I hope that helps.
Continued thanks for the great blog!

TC: My theory of exchange rates is “less intertemporal” than that, but a fantastic answer in any case.  Read also Ryan Avent on all of this.

A taxpayer-funded voucher that paid the entire cost of educating a child (not just a partial subsidy) would open a range of opportunities to all children. . . . Fully funded vouchers would relieve parents from the terrible choice of leaving their kids in lousy schools or bankrupting themselves to escape those schools.

…the public-versus-private competition misses the central point. The problem is not vouchers; the problem is parental choice. Under current voucher schemes, children who do not use the vouchers are still assigned to public schools based on their zip codes. This means that in the overwhelming majority of cases, a bureaucrat picks the child’s school, not a parent. The only way for parents to exercise any choice is to buy a different home—which is exactly how the bidding wars started.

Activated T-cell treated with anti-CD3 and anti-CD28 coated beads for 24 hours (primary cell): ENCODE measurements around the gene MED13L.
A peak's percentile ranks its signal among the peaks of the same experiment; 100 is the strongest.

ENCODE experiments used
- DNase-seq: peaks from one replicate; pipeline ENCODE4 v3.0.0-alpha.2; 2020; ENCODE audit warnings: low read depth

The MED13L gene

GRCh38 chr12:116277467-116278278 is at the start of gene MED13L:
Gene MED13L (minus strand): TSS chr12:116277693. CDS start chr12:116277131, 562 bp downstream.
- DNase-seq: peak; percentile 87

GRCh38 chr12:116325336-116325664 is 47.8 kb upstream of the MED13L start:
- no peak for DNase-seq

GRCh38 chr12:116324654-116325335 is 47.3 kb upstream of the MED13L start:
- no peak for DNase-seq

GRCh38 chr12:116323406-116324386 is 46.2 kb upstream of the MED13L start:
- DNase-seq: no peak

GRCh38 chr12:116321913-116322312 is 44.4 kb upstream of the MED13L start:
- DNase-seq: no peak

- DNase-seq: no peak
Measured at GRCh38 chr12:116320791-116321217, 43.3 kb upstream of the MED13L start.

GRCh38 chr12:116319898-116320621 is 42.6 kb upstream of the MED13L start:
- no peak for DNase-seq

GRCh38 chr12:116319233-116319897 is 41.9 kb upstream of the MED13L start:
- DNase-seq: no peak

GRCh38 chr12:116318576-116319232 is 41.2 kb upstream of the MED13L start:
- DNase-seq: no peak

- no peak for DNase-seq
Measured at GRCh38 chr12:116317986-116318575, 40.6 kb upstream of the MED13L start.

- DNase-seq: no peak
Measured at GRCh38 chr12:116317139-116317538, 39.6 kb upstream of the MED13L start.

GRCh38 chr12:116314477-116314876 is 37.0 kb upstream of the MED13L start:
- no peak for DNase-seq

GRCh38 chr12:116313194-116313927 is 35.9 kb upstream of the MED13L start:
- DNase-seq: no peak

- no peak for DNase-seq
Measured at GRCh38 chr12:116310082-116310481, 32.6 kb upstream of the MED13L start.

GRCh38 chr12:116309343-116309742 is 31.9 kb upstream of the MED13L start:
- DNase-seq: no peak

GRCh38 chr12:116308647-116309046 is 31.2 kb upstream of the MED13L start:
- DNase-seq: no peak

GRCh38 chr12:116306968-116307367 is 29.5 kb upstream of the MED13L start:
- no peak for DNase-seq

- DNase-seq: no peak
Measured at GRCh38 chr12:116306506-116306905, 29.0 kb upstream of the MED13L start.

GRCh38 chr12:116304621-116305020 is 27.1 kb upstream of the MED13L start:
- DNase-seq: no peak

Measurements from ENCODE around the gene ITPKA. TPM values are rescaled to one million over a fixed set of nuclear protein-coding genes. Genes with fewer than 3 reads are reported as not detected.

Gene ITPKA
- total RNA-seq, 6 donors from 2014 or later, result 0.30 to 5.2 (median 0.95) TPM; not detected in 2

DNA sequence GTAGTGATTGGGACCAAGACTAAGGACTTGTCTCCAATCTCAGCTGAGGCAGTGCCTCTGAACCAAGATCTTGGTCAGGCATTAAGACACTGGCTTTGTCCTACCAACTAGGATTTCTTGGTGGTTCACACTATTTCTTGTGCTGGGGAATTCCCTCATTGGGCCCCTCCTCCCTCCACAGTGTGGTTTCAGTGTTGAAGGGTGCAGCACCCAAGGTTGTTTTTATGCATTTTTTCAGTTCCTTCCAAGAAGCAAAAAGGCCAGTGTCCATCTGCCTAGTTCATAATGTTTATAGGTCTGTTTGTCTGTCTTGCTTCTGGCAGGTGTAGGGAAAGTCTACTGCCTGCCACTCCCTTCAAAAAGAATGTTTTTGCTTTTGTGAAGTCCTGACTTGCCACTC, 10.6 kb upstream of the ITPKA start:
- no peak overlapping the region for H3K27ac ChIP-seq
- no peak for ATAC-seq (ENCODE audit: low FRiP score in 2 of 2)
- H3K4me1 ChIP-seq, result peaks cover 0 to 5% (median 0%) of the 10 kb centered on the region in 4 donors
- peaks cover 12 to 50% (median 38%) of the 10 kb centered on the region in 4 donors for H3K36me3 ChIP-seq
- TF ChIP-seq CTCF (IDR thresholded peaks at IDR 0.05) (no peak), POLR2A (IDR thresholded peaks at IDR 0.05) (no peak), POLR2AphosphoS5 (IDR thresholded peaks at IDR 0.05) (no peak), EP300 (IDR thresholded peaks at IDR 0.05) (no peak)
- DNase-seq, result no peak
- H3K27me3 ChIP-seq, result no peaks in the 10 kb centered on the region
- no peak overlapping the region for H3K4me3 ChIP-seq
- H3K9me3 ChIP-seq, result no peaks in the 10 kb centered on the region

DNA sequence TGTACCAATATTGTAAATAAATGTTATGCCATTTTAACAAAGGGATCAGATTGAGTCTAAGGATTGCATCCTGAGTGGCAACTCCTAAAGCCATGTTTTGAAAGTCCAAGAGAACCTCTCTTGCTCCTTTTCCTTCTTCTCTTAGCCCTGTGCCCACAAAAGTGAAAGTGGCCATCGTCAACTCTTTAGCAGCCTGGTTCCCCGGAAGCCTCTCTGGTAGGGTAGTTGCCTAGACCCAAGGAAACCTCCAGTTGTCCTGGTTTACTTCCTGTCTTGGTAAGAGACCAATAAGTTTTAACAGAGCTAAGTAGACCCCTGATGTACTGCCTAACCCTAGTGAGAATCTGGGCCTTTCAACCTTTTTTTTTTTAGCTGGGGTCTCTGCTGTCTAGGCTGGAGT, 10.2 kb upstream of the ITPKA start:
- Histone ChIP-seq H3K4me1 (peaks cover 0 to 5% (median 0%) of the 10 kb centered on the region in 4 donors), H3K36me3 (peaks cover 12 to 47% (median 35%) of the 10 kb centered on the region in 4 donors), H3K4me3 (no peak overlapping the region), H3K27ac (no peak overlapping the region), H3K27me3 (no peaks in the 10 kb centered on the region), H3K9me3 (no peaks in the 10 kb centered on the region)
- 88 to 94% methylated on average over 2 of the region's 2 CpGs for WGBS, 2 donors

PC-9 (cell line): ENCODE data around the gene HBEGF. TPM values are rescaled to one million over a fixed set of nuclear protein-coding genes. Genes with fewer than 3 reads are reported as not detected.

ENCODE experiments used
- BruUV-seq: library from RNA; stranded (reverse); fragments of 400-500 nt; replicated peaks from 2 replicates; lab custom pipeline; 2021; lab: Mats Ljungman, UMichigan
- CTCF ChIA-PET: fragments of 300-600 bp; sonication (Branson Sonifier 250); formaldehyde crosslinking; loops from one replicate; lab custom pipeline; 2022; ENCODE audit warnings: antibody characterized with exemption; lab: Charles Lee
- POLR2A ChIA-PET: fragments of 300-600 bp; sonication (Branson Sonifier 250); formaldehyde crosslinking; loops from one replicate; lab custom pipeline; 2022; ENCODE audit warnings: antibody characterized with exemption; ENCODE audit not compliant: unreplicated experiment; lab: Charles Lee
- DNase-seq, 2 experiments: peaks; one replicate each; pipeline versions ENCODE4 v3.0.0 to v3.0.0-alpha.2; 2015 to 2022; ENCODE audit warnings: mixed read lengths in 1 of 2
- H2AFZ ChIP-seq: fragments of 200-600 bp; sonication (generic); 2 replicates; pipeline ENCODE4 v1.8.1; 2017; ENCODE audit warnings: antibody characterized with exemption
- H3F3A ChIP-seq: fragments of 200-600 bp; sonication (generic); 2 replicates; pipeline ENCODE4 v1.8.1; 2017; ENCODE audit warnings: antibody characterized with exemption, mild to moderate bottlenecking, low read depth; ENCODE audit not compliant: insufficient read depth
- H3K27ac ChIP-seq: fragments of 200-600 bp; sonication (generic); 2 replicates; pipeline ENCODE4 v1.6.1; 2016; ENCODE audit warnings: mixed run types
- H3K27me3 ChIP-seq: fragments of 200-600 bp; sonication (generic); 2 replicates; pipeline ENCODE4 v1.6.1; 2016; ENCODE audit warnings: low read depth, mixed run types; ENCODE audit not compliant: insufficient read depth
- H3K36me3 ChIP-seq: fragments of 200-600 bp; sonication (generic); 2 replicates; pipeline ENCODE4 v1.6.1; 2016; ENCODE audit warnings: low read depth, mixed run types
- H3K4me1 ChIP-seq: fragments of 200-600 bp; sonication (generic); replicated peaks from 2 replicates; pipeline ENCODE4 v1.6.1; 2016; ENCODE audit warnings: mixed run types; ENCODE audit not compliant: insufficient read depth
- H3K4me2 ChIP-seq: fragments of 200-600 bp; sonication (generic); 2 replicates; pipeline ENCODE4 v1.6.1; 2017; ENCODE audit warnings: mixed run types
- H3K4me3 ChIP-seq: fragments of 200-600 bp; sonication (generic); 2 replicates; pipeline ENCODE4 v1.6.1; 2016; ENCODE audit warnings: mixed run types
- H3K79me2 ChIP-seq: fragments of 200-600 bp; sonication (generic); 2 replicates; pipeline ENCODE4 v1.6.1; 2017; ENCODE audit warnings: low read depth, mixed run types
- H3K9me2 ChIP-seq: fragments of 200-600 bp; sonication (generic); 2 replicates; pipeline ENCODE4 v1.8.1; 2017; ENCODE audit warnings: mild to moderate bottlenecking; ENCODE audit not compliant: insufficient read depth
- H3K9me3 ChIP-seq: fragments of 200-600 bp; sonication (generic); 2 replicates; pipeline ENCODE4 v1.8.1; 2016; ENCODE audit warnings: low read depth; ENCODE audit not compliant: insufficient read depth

…Under a public school voucher program, parents, not bureaucrats, would have the power to pick schools for their children—and to choose which schools would get their children’s vouchers.

That is from her 2003 book The Two-Income Trap: Why Middle Class Parents Are (Still) Going Broke, with Amelia Warren Tyagi.  Here is the WSJ link to the full passage, Friedmanesque throughout.  The more general underlying point is that the “rent is too damn high crowd” ought to be somewhat more sympathetic to vouchers than is often currently the case.